Alex Witt   |  April 27, 2013

The thinning red line with Syria

NBC’s Chief Foreign Correspondent Richard Engel gives MSNBC’s Alex Witt the latest on the situation in Syria. Engel gauges the White House’s reaction to the potential use of chemical weapons. He also reveals the diplomatic difficulties in dealing with Syria.

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This content comes from Closed Captioning that was broadcast along with this program.

>>> alex witt ." at the half hour now, new intelligence reports about syria 's possible use of chemical weapons . is putting president obama under increasing pressure to take action today. but the president is being careful not to rush to judgment.

>> knowing that potentially chemical weapons have been used inside of syria , doesn't tell us when they were used, how they were used.

>> nbc's chief foreign correspondent richard engel has been monitoring the situation and he joins me now. awfully good to have you here to talk about this because it's a very, very sensitive issue, as you know. the president said last summer that if the assad regime were to use chemical weapons , that would be crossing a red line of sorts and he avoided using the term friday, calling it instead a game changer. interpret all this for me.

>> he's used game changer in the past and white house officials are still talking about a red line . when you think about chemical weapons use or even nuclear weapon use, you think of a mass attack of what happened when the saddam hussein government punished a city, town in this case, and killed thousands of people. or the chemical gas attacks in world war i where thousands died in clouds of mustard gas . what seems to have happened in syria on perhaps two occasions is there were a small number of casualties, and small amounts of sarin were found. now, i'm not trying to say that that wasn't a bad thing. but it's not what you would expect when you're using a weapon of mass destruction . is that, was it an accident? were they intending to kill more people but the weapons didn't function properly? were they sending a message to the opposition, or to us? it wasn't a mass casualty chemical weapons -style attack. there's something strange about what happened. the intelligence is pretty solid that from tissue and blood samples, blood samples i think they are, the chemical weapon was detected in the victims.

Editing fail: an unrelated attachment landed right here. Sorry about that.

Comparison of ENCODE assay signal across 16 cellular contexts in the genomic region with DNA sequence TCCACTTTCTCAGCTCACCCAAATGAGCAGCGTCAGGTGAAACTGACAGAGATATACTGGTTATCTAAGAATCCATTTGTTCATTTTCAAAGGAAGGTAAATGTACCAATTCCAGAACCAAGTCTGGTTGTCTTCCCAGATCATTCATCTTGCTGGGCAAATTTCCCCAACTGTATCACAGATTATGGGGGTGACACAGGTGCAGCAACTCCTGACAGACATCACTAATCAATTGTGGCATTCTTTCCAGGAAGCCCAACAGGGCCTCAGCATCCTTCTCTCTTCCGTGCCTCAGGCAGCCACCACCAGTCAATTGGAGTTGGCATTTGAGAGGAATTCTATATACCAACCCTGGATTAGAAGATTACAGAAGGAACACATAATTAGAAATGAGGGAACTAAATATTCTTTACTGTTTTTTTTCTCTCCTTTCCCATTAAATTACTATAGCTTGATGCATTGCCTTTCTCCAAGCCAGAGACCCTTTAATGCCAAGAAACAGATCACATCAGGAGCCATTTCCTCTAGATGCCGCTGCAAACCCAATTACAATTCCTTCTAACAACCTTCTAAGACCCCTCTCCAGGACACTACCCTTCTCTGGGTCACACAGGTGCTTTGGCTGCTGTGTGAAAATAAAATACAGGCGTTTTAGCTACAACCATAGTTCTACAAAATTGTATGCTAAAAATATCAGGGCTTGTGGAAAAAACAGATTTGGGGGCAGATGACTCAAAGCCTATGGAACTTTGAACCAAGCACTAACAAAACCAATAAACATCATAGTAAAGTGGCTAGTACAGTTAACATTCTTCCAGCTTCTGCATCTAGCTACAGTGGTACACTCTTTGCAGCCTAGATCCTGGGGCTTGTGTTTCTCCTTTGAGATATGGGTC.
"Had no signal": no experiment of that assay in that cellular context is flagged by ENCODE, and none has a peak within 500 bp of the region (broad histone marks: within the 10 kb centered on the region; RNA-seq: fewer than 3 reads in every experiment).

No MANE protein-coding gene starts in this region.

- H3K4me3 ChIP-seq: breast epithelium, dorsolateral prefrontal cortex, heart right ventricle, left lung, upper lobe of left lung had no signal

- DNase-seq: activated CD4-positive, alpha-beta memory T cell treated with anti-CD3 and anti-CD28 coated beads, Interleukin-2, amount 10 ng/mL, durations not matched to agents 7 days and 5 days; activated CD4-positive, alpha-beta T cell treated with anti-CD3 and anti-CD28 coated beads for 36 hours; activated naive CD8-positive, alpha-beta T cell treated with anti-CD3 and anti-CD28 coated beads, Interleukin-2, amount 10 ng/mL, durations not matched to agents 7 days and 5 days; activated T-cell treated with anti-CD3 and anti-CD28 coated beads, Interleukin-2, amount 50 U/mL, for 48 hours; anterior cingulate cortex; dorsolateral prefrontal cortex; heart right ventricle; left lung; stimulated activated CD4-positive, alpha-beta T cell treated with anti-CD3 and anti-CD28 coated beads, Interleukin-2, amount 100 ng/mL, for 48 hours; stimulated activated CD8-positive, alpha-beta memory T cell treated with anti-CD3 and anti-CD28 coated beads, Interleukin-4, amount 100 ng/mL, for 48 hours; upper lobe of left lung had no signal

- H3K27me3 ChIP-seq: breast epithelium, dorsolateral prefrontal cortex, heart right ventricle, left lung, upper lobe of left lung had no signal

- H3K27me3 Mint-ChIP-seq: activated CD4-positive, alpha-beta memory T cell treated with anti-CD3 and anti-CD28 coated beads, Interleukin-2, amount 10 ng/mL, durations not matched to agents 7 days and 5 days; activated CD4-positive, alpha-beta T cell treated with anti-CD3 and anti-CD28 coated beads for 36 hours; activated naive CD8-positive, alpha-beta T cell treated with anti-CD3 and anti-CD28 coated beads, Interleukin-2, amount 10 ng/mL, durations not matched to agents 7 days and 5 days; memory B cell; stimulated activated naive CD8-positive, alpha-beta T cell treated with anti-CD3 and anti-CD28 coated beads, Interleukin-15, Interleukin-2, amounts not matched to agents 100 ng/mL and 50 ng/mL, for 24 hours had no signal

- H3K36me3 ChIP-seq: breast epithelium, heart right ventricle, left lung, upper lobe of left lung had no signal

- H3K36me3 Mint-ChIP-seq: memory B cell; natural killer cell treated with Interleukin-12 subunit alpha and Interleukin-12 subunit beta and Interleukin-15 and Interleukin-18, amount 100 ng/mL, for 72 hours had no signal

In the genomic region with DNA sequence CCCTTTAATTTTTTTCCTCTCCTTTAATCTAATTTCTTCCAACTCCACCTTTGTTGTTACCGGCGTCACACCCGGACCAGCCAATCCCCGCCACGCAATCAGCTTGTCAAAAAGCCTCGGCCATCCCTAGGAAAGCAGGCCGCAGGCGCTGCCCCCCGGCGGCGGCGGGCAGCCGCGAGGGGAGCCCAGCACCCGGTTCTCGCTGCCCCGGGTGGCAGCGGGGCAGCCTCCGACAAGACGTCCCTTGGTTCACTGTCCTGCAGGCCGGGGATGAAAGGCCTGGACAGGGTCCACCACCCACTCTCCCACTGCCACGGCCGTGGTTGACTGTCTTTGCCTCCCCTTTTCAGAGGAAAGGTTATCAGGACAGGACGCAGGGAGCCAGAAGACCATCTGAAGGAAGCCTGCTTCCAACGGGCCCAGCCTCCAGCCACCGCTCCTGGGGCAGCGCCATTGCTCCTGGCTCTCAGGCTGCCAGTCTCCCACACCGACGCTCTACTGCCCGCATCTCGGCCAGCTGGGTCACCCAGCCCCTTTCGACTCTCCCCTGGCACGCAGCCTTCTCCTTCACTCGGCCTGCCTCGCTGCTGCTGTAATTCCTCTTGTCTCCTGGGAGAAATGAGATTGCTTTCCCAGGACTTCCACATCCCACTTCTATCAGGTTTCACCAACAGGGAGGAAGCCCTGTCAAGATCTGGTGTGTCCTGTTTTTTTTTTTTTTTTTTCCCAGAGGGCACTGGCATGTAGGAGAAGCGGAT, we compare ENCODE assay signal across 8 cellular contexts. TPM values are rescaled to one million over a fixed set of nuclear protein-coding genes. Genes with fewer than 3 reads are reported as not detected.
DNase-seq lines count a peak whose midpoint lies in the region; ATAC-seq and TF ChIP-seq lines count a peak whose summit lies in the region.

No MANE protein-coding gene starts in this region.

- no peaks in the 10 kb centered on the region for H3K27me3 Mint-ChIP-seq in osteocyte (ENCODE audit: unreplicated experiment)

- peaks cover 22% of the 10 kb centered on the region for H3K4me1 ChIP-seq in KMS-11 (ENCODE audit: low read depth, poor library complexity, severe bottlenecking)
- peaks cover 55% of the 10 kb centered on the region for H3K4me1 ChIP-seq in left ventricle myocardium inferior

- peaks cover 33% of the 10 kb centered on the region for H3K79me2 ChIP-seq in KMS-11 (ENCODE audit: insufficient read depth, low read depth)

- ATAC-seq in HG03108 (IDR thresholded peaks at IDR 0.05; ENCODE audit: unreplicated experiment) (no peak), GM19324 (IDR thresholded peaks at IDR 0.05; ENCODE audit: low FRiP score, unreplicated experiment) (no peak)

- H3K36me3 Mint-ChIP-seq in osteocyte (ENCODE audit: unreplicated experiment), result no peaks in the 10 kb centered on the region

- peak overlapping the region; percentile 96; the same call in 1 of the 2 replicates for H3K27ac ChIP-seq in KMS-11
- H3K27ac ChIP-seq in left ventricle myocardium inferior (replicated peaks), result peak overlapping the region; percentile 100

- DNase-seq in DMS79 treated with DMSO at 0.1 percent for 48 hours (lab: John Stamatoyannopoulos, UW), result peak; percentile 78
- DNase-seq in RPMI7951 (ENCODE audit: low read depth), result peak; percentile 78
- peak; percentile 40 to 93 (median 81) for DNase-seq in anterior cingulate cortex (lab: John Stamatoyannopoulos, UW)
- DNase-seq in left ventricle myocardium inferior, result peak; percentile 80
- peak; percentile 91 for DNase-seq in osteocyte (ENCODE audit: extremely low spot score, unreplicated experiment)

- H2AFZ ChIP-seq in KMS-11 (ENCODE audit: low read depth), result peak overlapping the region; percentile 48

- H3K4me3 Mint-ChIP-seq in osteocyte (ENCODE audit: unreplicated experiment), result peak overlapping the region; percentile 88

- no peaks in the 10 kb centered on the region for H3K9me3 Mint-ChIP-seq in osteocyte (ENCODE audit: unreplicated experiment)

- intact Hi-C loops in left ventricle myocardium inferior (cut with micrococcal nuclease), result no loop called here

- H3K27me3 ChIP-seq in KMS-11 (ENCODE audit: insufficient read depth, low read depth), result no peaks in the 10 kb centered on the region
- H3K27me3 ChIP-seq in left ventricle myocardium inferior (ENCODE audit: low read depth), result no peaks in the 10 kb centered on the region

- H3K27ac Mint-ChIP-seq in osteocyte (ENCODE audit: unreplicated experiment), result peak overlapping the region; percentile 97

>> hmm.

>> but, when -- i remember when this attack first happened, this last one and all the allegations were made last month, and i was watching the death toll , and i thought, okay, we've heard chemical weapons are now being used, the death toll is going to go up to hundreds. and then we're going to see a military intervention and this is changed. this is a different war right now. but in the end, it was like 10 or 15 or 20 people who were killed, and that's not a typical sarin gas attack . so there's something that doesn't quite add up.

>> but from what you know, would someone try to launch a sarin gas attack on 15 or 20 people?

>> you don't do it. it doesn't make a lot of sense.

>> so having done this --

>> it's like building a tiny, tiny little nuclear bomb and using it to blow up a house. you can find the nuclear residue , you can find the radiological material, but why?

>> so then with logic, was this a mistake? or was this somehow an ability to just send a message like, we're showing you a little bit of what we have in our arsenal?

>> we know he has chemical weapons in his arsenal. that's well documented. and we know roughly how many sites they have. so, you don't need to send that message, everyone knows that.

>> how does the president interpret this? i mean what are his options here?

>> well, the -- he's talking about sending it to the u.n. for investigation. and that, frankly, is a little weak considering there have been many u.n. investigations in the past, and they haven't gone anywhere. there were u.n. teams on the ground for over a year in syria , they had no cooperation. there's a u.n. investigation ongoing right now, the personnel aren't even being allowed in to syria . so looking, tossing it back in to the u.n.'s corner, hoping that there's going to be some sort of great internationally recognized, decisive, investigation, is probably not going to happen. i think what they're hoping for is if they can solidify the evidence a little more, they can use it in back channel talks with the russians, and use it to get the russians more on board.

>> yeah.

>> but from the syrian -- i spent yesterday, i'm here in washington with a lot of syrian activists and people who follow this cause quite closely, i was with them yesterday, and they are incredibly disappointed. they want to see a much stronger position from the obama administration. they say, okay, yes, it wasn't a mass gassing, but why does that have to happen before more -- before more action. before more help? and they're not talking about u.s. marines occupying syria . they're talking about a no-fly zone, or a buffer zone .

>> so this is absolutely to be continued. so we'll do so with your help down the road. thank you.

>> thank you.